When a family member passes away, with or without leaving a Will, the process of sorting out the personal and financial affairs of the deceased can seem overwhelming. This is often not helped by the need to obtain probate before the family can access funds and distribute the estate in accordance with the Will.
In this article, specialist private client lawyer, Chris Strogen, offers guidance on what probate is and how to go about applying for it.
What is probate?
When someone dies their assets and property (known as their estate) are left in limbo until someone gets the legal right to deal with their property and possessions by applying for probate and obtaining a grant of representation or letters of administration.
How do you apply for probate?
Normally, the probate application process involves these stages:
- Check and see if there is a Will – the Will may be kept with other important papers, at the bank or a solicitor’s office. If there is a Will the people authorised to sort out the deceased’s financial affairs (known as the executors) will apply for probate. If there is no Will then family members can apply for the grant
- Estimate the value of the estate – this is necessary so you know if inheritance tax is likely to be payable by the estate
- Pay any inheritance tax due – this needs to be sorted out before applying for probate
- Complete and submit a probate application form and where necessary an inheritance tax form
What happens after probate is granted?
The executors will need to:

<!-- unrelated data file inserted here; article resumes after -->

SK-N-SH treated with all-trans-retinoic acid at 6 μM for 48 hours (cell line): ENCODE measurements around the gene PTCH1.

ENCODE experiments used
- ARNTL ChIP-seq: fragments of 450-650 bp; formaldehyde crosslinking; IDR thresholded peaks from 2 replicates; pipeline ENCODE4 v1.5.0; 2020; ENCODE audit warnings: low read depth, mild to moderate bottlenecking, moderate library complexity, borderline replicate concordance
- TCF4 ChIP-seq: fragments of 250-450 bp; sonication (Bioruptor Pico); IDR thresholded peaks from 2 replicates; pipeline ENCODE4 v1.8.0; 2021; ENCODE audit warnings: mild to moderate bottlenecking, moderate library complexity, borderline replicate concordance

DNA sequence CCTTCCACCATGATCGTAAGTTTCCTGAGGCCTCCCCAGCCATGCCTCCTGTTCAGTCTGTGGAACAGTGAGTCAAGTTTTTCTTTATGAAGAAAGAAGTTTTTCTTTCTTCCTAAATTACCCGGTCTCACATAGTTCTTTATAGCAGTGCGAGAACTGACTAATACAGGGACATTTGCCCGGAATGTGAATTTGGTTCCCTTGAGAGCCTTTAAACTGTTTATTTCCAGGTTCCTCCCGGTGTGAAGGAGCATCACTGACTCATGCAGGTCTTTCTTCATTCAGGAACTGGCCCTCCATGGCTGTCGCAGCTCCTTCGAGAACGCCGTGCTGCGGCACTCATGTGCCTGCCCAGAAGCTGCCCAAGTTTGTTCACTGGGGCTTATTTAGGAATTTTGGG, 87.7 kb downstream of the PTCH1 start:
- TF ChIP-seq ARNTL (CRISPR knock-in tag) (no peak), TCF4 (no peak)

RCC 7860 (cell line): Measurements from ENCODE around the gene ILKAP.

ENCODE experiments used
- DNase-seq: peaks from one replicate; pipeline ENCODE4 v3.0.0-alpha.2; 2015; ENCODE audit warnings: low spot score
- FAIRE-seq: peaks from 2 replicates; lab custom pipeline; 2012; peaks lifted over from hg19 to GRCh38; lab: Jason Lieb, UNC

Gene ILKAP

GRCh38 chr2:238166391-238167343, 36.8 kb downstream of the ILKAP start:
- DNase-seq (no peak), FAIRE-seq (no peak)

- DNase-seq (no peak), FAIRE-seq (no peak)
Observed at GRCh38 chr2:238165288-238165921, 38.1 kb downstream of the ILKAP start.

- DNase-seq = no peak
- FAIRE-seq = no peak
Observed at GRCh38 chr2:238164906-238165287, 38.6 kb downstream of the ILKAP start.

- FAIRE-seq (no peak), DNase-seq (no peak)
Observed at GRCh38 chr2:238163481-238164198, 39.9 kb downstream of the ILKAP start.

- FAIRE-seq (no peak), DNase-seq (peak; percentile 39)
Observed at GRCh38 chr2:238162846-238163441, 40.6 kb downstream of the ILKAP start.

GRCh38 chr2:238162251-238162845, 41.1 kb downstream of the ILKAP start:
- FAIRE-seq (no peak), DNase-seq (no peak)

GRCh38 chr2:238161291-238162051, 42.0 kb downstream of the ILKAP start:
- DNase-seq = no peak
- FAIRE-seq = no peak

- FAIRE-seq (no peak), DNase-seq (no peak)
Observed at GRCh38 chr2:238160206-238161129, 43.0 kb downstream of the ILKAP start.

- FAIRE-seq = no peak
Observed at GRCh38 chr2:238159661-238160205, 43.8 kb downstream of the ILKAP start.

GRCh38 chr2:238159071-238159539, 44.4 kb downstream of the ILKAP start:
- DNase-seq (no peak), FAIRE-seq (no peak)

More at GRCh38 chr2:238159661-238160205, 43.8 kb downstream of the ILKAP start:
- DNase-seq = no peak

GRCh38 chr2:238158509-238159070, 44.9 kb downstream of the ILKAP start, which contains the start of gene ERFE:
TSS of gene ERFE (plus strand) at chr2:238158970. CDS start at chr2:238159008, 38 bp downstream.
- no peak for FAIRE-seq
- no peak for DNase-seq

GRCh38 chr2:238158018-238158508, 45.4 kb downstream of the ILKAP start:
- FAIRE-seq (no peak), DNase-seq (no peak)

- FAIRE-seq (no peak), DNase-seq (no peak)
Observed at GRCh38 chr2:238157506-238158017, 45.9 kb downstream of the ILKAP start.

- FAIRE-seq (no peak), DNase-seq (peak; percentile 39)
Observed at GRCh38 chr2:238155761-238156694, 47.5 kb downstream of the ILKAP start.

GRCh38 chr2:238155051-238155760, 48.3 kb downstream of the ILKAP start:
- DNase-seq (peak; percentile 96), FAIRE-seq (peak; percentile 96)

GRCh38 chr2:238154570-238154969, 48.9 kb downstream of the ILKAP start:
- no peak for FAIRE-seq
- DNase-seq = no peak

- Pay any remaining inheritance tax that is payable
- Pay any debts
- Collect any property, for example, selling a share portfolio or a family home or investments
- Distribute the estate, either under the terms of the Will or, if there is no Will, under the intestacy rules
Do you have to get probate?
Sometimes it is possible to sort out a deceased’s financial affairs without applying for probate. For example:
- If the deceased person did not own any property or property was jointly held and passed automatically to the survivor
- The deceased held a joint bank account with a husband, wife, or partner so the savings or bank account passed automatically to the joint account holder
- The deceased’s bank may consider the account balance small enough to release without the formality of probate
You might also be interested in
Is getting probate straightforward?
The complexity of the probate process depends on how complex the deceased’s estate, family dynamics, and Will is. Sometimes getting probate is straightforward but there are often things to sort out or check such as:
- Entitlement to bereavement allowance
- Whether it is in the family’s best interests to change a Will after death (known as a deed of variation). Executing a deed of variation can result in inheritance tax savings
- Resolve any inheritance claims by family or dependants who want to challenge the Will or do not think that they will receive reasonable financial provision under the intestacy rules
- Obtaining a presumption of death certificate
- Sorting out life insurance and pension claims – these benefits may or may not pass under the terms of the deceased’s Will
- Sorting out the creation and administration of any Trusts created in the Will
- Changing the appointment of Executors
How much does probate cost?
Some people have complex finances and businesses and there is therefore a lot of legal work to do to get probate. However, even if the deceased’s estate is not complex, it often pays for executors to get specialist legal help to make sure that the estate does not pay more than it needs to in inheritance tax and that the estate is distributed correctly. If you need help in applying for probate call Chris Strogen at Evolve Family Law for a quote.